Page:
Shringara or love in Dance:
I focus all my theme mainly on love and shringara. And; most importantly I concentrate Lord Krishna’s stories in my dance form.
Shringara is hailed to be the Raja Rasa in the Indian Theory of Aesthetics. All other rasas can be traced back to shringara.
However, Shringara is not just the coarse love between a man and a woman. It is also the love of the soul for the Divine. My style of Bharatnatyam always talks about the bhakti-shringara where the soul of the jeevatma is calling out to the Paramatma, where devotion and love are intertwined.
The circumstances of liking an art form from South India
This was not a matter of choice. My mother likes Bharatnatyam over all other dance forms and had put me in that class when I was five year old. However, when I grew older I realised that one life time is not enough to understand one art form completely. Being a North Indian I had to struggle with the language, music and even the culture when I initially started taking this up as a profession. But once you immerse yourself completely in your art all struggles become gates that you open one by one to enter more and more in this wonderland.
Training in Kalaripayattu
I have trained in Kalaripayattu ( a martial art of Kerala)for about two years under Shaji K. John of Chennai. However, this training was not to become a trained Kalari practitioner but to discover the core of energy within one self.
Memorable Experience with Guru:
Every minute spent with my guru Padmashri Awardee Chitra Visweswaran is memorable by itself for she is like an ocean of knowledge in her vision from which i am still collecting shells let alone the gems. However, one interesting incident that I will never forget is the visit to the museum of Louvre, Paris with her where she opened my eyes to the beautiful play of light and shade in Pre-Raphaelite paintings which has influenced her concepts of how to use lights in dance poetically. That inspiration for dance does not come only from classrooms but art is a holistic subject is what i learnt in those few hours.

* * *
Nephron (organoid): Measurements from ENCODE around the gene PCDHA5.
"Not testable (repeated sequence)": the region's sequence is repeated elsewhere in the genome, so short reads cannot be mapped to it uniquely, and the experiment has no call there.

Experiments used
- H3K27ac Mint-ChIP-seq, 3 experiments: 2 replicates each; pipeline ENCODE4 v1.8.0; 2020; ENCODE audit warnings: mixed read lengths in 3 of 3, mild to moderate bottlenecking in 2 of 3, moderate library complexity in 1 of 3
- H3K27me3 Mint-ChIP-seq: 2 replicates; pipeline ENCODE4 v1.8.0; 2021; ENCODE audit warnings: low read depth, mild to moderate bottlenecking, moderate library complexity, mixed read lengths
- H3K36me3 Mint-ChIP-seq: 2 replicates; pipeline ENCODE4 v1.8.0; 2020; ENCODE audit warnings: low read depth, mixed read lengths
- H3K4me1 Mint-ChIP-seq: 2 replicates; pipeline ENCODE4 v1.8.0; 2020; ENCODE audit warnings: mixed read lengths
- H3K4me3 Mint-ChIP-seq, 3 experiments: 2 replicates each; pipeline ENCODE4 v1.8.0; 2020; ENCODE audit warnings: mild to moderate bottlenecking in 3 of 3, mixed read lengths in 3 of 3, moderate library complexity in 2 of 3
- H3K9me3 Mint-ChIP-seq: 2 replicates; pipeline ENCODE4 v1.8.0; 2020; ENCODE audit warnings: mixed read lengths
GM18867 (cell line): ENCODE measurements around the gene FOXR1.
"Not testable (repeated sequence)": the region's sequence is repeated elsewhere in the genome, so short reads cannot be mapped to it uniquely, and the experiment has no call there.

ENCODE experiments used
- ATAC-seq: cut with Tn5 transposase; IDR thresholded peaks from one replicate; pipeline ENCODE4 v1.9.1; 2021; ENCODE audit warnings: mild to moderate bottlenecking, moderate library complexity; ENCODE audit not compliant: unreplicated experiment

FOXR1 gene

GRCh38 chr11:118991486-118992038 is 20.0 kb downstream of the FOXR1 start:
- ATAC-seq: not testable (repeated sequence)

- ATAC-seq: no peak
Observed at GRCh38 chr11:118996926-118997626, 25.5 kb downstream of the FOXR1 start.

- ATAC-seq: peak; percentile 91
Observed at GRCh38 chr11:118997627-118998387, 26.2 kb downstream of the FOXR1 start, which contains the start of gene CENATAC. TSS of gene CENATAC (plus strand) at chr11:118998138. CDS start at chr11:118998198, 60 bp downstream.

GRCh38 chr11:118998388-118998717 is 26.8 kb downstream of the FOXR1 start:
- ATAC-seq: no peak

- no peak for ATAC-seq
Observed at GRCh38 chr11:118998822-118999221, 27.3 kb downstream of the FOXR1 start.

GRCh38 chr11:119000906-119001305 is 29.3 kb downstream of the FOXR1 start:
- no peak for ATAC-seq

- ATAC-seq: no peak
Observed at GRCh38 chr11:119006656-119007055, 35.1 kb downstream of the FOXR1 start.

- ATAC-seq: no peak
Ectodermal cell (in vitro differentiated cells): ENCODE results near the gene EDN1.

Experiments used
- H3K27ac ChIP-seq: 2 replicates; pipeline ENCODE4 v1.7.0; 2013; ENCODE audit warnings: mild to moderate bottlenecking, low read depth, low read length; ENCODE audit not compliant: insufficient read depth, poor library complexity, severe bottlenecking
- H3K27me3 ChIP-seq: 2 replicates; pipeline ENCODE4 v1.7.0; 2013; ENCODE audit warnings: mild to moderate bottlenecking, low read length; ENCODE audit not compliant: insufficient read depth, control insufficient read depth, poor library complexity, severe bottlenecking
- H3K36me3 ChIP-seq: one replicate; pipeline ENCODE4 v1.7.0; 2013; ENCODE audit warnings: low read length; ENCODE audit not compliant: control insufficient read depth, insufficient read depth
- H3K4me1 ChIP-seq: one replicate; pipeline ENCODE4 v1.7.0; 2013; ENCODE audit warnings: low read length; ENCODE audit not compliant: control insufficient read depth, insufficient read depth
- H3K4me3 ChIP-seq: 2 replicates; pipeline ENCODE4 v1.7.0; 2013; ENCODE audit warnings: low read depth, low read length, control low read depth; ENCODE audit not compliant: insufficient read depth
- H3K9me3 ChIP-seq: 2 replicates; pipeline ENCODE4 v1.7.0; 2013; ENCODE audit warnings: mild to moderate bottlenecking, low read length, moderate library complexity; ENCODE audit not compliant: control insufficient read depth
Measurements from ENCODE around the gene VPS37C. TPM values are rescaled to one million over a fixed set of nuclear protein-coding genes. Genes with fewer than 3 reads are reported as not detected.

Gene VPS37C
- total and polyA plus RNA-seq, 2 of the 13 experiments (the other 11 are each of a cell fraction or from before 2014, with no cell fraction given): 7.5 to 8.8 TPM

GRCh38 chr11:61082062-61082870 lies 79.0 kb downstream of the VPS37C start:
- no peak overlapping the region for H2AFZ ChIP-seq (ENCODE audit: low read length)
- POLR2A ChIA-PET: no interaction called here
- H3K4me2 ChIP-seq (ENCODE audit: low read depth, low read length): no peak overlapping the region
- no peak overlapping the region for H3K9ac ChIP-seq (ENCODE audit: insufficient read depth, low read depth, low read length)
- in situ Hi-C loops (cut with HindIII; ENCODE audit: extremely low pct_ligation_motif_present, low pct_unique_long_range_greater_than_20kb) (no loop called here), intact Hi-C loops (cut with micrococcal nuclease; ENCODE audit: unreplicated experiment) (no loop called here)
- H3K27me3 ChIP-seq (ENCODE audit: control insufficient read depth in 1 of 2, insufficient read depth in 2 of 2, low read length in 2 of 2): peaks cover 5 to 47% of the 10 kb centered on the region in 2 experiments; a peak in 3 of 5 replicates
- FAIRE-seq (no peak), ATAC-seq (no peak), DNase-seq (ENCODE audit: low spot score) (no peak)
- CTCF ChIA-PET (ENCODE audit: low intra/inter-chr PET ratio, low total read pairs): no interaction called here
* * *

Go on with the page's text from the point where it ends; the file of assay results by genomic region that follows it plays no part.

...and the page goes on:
Support from Parents/ Family
Behind every successful person, there is a supportive family. I am lucky enough to have parents who have never ever stopped me from following my dreams. Even when my father was seriously ill he urged me not to cancel my commitments but carry on and my mother has been relentless in sculpturing me ever since childhood. She had opened my eyes to various aesthetic principles of life letting my creative impulse find its own course. I thank God for making me the child of such loving parents.
My husband is a jazz musician and a touchstone in my life. Dedication, perseverance and surrender to art are what I have learnt from him. We stay in separate cities and most of the times are busy with our individual concert schedules but our passion for art is what binds us together and keeps us going.
Advice to young aspirants:
The first thing is your passion and devotion to this art form. Children who come to this filed, don’t think it’s just like taking another five year degree. It requires more and more strenuous practice. It will take years and years to make you perfect.